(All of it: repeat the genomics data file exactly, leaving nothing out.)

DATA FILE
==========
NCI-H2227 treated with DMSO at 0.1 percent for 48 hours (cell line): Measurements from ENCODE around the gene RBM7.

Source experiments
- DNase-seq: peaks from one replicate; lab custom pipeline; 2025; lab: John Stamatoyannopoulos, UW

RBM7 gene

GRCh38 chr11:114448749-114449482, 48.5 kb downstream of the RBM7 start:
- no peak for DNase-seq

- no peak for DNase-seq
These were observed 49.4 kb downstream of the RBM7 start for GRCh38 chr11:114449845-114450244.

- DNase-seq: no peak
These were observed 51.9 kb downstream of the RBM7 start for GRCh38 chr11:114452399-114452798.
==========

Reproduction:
NCI-H2227 treated with DMSO at 0.1 percent for 48 hours (cell line): Measurements from ENCODE around the gene RBM7.

Source experiments
- DNase-seq: peaks from one replicate; lab custom pipeline; 2025; lab: John Stamatoyannopoulos, UW

RBM7 gene

GRCh38 chr11:114448749-114449482, 48.5 kb downstream of the RBM7 start:
- no peak for DNase-seq

- no peak for DNase-seq
These were observed 49.4 kb downstream of the RBM7 start for GRCh38 chr11:114449845-114450244.

- DNase-seq: no peak
These were observed 51.9 kb downstream of the RBM7 start for GRCh38 chr11:114452399-114452798.